• The injury to Mike Minor of the Braves has created a new opportunity for righty Cody Martin, as MLB.com’s Mark Bowman writes. He joins a battle with non-roster invitees Eric Stults and Wandy Rodriguez along with prospects Mike Foltynewicz and Manny Banuelos, per Bowman, all of whom appear to be gunning for two starting positions to open the season.

Offseason In Review: Cleveland Indians

Cleveland entered the offseason with some buzz surrounding a pitching staff that looked dominant for much of the 2014 season and a glut of outfielders to which they added, rather than subtracted.

Major League Signings

Trades and Claims

Extensions

  • None

Notable Minor League Signings

Notable Losses

Needs Addressed

It was clearly a quiet offseason for the Indians, and perhaps that shouldn’t be considered a significant surprise. As I noted in previewing the club’s offseason, while there was a bit of financial wiggle room in the 2015 payroll — which has primarily been allocated to Brandon Moss and Gavin Floyd — the 2016 payroll is already tight due to a growing crop of arbitration-eligible players. That group includes names such as Corey Kluber, Carlos Carrasco and Cody Allen — so the spending won’t be insignificant.

The moves they did make didn’t address obvious areas of need. Adding Moss will give the lineup some extra punch, but he’s likely going to play in right field, where the Indians already have David Murphy, Ryan Raburn and Nick Swisher as options. All three of those players disappointed in 2014, so it’s not surprising to see the team seek an upgrade, but Moss is a relatively expensive alternative, and the club has yet to move any of the three pre-existing options (more on that in a bit).

Gavin  Floyd

Floyd, too, represents a curious fit: Kluber was set to lead a staff that also featured Carrasco, Trevor Bauer and some combination of Danny Salazar, T.J. House, Josh Tomlin and Zach McAllister. A healthy Floyd, of course, would be a bargain at $4MM, but he’s coming off surgery to repair a broken olecranon bone in his elbow and barely pitched in the 2013 season due to Tommy John surgery. Indeed, questions about his health have already come up this spring. The additional depth is hardly a bad thing, but it’s at least somewhat puzzling that none of Cleveland’s limited resources went to finding a platoon partner for Lonnie Chisenhall or upgrading the bullpen.

Questions Remaining

The Indians will likely need to jettison one of their outfielders this spring, and Murphy has already voiced his opinion that he’d prefer a trade to seeing his role slashed to the point where he’d receive just a couple hundred at-bats. He’s still owed $6.5MM and hits left-handed, like Moss, eliminating the possibility of a platoon. Given the exorbitant price tag remaining on Swisher (two years, $30MM) and the fact that Raburn is right-handed (as well as cheaper and more versatile from a defensive standpoint), Murphy does seem the likeliest candidate to be playing elsewhere come Opening Day.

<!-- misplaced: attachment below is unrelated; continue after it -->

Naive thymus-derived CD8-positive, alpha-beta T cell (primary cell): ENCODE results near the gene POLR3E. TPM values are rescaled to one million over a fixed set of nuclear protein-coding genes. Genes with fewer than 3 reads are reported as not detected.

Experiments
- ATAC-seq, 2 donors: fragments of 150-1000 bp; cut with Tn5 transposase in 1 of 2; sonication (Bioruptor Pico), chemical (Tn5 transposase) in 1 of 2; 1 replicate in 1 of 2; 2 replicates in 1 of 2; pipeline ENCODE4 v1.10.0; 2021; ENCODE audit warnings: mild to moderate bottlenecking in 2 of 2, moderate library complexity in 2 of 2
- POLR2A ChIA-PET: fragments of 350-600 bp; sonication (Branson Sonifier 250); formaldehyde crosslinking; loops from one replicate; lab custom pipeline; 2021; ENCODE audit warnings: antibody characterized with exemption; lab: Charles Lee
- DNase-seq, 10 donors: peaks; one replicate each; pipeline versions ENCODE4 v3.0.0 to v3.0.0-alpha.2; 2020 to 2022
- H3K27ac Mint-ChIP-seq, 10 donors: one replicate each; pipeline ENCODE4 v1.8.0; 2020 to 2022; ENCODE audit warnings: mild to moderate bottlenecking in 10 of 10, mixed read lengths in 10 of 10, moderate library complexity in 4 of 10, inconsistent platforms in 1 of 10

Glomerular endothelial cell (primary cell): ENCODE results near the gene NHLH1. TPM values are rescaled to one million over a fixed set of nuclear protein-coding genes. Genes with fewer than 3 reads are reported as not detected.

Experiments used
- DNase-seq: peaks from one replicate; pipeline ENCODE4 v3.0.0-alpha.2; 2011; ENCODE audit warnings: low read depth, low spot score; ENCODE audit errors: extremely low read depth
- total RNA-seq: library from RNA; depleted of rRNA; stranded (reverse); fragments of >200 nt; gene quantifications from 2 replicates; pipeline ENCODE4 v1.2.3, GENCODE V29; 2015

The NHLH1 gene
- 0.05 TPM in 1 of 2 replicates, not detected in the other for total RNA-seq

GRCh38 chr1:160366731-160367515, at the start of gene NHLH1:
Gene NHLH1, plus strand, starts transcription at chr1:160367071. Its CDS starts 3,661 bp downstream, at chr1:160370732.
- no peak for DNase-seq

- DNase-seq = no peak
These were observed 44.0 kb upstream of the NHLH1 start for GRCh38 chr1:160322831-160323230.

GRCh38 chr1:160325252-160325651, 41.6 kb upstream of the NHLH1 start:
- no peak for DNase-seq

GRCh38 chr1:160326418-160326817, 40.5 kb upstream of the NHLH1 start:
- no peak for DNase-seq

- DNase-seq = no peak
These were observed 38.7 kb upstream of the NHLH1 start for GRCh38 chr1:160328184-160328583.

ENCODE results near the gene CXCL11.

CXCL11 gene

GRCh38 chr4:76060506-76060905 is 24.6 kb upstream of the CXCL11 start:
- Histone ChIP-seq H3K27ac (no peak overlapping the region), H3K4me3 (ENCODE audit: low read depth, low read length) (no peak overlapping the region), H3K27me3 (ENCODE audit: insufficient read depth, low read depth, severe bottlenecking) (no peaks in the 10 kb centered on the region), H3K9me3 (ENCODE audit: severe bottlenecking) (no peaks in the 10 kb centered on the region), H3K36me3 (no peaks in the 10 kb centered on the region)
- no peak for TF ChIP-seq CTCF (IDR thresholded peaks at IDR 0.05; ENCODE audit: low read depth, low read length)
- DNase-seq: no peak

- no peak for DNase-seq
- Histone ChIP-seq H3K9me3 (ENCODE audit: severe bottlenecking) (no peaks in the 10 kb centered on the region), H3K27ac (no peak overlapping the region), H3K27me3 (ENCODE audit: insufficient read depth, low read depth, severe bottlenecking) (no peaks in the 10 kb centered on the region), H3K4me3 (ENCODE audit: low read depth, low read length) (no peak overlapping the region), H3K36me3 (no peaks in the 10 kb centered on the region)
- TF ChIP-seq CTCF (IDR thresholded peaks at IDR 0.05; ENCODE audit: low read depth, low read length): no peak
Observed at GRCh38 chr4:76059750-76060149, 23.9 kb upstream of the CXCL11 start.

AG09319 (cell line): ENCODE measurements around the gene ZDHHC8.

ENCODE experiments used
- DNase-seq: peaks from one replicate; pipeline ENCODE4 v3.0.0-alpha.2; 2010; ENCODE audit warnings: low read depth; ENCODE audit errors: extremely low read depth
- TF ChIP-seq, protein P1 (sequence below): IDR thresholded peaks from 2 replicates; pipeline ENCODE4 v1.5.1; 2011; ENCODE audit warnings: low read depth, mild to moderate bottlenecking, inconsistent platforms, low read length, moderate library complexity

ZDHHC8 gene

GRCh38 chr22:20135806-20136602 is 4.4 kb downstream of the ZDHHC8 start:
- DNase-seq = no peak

Shifting to the infield, Cleveland will again be giving Lonnie Chisenhall the chance to prove that he can be an everyday player in the big leagues. While Raburn and Mike Aviles present plausible platoon options, neither hit lefties well in 2014. Chisenhall did handle lefties pretty well in 2014, admittedly, though his .369 BABIP against southpaws isn’t likely to be repeated. He also comes with defensive question marks, as Defense Runs Saved pegged him at -14 runs in just 973 innings, while UZR/150 felt he’d cost a team 15 runs over the course of 150 games. Chisenhall notched just a .591 OPS in the second half, so Cleveland is counting on a bounceback of sorts.

While the rotation figures to be a strength, even if it’s not yet known which promising young arm will round out the starting five, the bullpen is decidedly shakier. Allen has emerged as a shutdown option in the ninth inning, and Bryan Shaw appears to be a perfectly serviceable setup man. Marc Rzepczynski is a weapon against lefties, and either Kyle Crockett or Nick Hagadone can join him as a second left-handed option for manager Terry Francona. However, whether or not Scott Atchison can repeat his strong season at age 39 is up for debate, and the occupants of the final two spots are to be determined. Perhaps some of the arms that miss out on the rotation spot could slot into the ‘pen, but the Indians may not be too keen on moving a younger arm that they feel can be a starter into the bullpen for a season. In my eyes, a veteran complement was more needed here than in the rotation.